The first few pages of Nancy Baron’s book  (Escape from Ivory Tower: A Guide to Make Your Science Matter) set the bottom line, the “so what” of why science communication is important and the common cultural clashes tied to the idea of communication, advocacy and policy making. I particularly like her use of the term “agent of change” to assign an important role to scientists who do engage in communicating their science to broader audiences, both as a self- fulfilling role and as a societal role, to give the publics the information they need to make informed decisions or to simply understand the work of science, its true limitations, and also its essentiality.

Do you consider yourself a science communicator? Science educator? Agent of change?

In our group, we have been talking about this needed cultural change in the ways we see and understand learning in various educational landscapes. That to me entails us seeing ourselves as such “agents of change” and committed to become social scientists, who are among the growing body of professionals struggling to become better science communicators. Just as we call for a new cultural of learning, we should also turn attention to the communication processes it entails, in order to contribute to this hybrid space between science discoveries and public perception as a space of accuracy, fruitful dialogue, needed awareness and welcoming changes.

Looking at our growing steps to become important agents in this hybrid space between what we do and what we say, our group will be producing a series of articles in simple but not simplistic language for the International InterpNews magazine starting this fall, tying our various works to the ideal of a change in learning cultures and the role of interpretation in a global education era. It is a commitment to reach a broader audience, to do what we preach and to learn with it. I am proud to be part of this professional community and have valuable opportunities to play the role of an “agent of change”.


The challenges of integrating the natural and social sciences are not news to us. After King, Keohane and Verba’s (KKV’s) book entitled “Designing Social Inquiry”, the field of qualitative methodology has achieved considerable attention and development. Their work generated great discussions about qualitative studies, as well as criticism, and sometimes misguided ideas that qualitative research is benefited by quantitative approaches but not the other way around. Since then, discussions in the literature debate the contrasts between observations of qualitative vs. quantitative studies, regression approaches vs. theoretical work, and the new approaches to mixed-methods design. Nevertheless, there are still many research frontiers for qualitative researchers to cross and significant resistance from existing conservative views of science, which question the validity of qualitative results.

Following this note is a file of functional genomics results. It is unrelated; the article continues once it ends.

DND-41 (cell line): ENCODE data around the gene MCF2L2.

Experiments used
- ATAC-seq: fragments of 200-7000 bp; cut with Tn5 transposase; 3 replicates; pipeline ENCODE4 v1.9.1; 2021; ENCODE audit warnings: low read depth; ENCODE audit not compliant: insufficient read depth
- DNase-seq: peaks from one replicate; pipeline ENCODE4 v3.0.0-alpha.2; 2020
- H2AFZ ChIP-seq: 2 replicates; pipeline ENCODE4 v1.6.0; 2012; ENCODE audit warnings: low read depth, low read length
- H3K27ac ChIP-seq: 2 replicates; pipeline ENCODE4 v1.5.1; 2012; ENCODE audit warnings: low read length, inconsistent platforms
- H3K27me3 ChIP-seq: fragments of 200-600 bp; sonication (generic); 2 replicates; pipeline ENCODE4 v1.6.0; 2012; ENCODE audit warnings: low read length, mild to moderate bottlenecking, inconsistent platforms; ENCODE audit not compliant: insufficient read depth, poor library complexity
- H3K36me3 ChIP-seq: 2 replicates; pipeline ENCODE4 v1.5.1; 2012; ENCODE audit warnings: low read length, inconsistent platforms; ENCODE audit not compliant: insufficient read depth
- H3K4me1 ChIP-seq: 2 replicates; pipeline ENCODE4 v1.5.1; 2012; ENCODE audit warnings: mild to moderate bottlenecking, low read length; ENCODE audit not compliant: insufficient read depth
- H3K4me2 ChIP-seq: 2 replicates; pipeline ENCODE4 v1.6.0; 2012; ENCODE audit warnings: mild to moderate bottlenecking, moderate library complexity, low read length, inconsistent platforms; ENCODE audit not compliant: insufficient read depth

Last week, while participating in the LOICZ symposium (Land-Ocean Interactions in the Coastal Zone) in Rio de Janeiro, Brazil, I was very encouraged by the apparent move towards an integrated approach between the natural and social sciences. There were many important scientists from all over the world and from many different disciplines discussing the Earth systems and contributing steps towards sustainability of the world’s coastal zone. Many of the students’ presentations, including mine, had some social research component. I had many positive conversations about the Cyberlab work in progress and how it sits at the edge of building capacity for scientists/researchers, educators, exhibit designers, civil society, etc.

However, even in this meeting, over dinner conversation, I stumbled into the conflicting views that are a part of the quantitative vs. qualitative debate — the understanding of scientific process as “only hypothesis driven”, where numbers and numbers alone offer the absolute “truth”. It is still a challenge for me not to become extremely frustrated while having to articulate the importance of social science in this case and swim against a current of uneducated opinions about the nature of what we do and disregard for what it ultimately accomplishes. I think it is more than proven in today’s world that understanding the biogeophysics of the Earth’s systems is essential, but that alone won’t solve the problems underlying the interaction of the natural and social worlds.  We cannot move towards a “sustainable future” without the work of social scientists, and I wish there would be more of a consensus about its place and importance within the natural science community.

So, in the spirit of “hard science”…

If I can’t have a research question, here are the null and alternative hypotheses I can investigate:

H0 “Moving towards a sustainable future is not possible without the integration of natural and social sciences”.

H1  “Moving towards a sustainable future is possible without the integration of natural and social science”

Although, empirical research can NEVER prove beyond the shadow of a doubt that a comparison is true (95 and 99% probability only), I think you would agree that, if these hypotheses could be tested, we would fail to reject the null.